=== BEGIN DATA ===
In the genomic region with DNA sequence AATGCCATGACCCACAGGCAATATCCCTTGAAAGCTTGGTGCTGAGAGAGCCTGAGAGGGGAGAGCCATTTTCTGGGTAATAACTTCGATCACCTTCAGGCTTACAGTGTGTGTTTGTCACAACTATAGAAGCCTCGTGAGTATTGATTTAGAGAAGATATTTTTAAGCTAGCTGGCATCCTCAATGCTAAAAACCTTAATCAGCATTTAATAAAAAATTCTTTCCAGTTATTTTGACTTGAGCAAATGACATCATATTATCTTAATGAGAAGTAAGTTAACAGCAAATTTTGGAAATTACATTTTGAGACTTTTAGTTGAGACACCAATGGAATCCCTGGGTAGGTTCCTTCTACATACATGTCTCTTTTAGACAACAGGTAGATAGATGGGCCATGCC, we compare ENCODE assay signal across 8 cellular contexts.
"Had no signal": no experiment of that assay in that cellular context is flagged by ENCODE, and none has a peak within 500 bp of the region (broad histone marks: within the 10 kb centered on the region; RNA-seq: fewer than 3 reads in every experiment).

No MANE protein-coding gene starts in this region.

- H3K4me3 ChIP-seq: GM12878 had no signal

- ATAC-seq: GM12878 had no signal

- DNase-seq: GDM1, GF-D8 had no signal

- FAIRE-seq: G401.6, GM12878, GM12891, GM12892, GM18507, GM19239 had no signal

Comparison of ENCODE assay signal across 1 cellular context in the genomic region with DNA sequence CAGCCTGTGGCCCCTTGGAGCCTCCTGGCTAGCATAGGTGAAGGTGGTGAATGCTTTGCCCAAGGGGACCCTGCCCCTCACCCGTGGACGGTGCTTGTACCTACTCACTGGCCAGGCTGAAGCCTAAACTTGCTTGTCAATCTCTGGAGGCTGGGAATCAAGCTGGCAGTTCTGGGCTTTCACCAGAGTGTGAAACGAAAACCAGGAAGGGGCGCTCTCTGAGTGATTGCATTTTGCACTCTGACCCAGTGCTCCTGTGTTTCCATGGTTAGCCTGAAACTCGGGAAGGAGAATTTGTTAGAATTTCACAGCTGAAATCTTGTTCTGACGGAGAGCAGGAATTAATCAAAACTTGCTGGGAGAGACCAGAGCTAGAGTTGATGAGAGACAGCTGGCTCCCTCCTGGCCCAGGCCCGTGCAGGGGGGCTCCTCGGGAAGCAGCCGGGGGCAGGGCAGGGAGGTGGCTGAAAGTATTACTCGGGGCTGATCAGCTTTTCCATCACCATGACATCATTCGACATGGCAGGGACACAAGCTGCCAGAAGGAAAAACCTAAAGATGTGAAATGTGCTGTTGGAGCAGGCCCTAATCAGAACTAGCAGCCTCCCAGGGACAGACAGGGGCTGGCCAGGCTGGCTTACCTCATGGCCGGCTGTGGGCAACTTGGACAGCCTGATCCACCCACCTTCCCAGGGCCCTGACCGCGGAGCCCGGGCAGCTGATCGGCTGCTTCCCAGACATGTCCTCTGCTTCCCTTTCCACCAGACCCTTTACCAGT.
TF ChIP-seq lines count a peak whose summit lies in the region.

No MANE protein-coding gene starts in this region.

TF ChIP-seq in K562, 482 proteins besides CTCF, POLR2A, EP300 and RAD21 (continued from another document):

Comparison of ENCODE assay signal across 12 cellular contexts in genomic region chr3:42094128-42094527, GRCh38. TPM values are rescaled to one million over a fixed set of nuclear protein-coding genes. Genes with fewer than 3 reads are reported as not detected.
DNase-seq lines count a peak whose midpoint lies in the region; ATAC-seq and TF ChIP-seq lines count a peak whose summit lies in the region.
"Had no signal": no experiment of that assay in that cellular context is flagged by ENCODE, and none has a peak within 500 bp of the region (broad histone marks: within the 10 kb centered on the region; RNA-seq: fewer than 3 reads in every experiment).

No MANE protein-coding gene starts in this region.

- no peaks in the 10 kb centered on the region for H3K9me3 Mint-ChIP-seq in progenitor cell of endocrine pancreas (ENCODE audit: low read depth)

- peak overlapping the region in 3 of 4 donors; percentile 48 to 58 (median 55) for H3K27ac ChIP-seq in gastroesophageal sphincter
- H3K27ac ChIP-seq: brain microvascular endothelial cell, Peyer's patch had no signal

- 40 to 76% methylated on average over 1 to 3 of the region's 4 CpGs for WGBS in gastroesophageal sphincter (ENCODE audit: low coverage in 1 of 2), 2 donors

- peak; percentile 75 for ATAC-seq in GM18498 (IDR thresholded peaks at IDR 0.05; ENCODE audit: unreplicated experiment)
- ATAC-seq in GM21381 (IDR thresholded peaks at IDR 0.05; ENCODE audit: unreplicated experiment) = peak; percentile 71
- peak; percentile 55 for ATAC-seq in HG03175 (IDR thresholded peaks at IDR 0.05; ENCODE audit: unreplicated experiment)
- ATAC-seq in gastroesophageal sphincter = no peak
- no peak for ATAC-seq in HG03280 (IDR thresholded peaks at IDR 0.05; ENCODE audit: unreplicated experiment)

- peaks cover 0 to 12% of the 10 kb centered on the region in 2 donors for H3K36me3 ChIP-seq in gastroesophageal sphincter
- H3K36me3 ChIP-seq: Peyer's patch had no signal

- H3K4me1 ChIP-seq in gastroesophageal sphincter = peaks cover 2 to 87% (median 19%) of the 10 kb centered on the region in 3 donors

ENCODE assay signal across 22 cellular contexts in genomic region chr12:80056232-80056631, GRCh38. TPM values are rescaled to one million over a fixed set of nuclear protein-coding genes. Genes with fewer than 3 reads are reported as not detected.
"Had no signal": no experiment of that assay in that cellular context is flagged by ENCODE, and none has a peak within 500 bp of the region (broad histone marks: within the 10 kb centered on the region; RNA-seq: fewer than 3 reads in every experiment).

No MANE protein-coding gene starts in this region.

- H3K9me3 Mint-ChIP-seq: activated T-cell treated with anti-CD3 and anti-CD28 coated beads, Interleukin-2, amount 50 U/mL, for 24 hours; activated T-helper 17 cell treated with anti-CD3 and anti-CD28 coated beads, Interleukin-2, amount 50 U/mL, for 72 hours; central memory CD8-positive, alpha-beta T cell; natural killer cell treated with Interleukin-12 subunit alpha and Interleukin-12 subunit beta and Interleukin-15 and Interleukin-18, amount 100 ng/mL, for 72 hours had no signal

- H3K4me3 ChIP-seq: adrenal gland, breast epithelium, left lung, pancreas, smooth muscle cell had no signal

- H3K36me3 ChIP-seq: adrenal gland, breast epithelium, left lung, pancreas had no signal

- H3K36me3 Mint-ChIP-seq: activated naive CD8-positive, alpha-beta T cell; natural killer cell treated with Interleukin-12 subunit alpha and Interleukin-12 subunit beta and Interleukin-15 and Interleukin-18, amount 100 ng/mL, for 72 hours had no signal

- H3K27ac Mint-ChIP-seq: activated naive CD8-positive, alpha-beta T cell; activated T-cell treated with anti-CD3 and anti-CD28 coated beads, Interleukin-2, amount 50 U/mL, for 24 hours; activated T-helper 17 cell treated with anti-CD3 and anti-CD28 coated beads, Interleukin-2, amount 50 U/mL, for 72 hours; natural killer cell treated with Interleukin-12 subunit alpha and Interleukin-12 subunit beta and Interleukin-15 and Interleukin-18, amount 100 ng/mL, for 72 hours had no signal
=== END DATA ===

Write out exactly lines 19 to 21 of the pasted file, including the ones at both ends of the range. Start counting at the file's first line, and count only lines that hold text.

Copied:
- 40 to 76% methylated on average over 1 to 3 of the region's 4 CpGs for WGBS in gastroesophageal sphincter (ENCODE audit: low coverage in 1 of 2), 2 donors

- peak; percentile 75 for ATAC-seq in GM18498 (IDR thresholded peaks at IDR 0.05; ENCODE audit: unreplicated experiment)
- ATAC-seq in GM21381 (IDR thresholded peaks at IDR 0.05; ENCODE audit: unreplicated experiment) = peak; percentile 71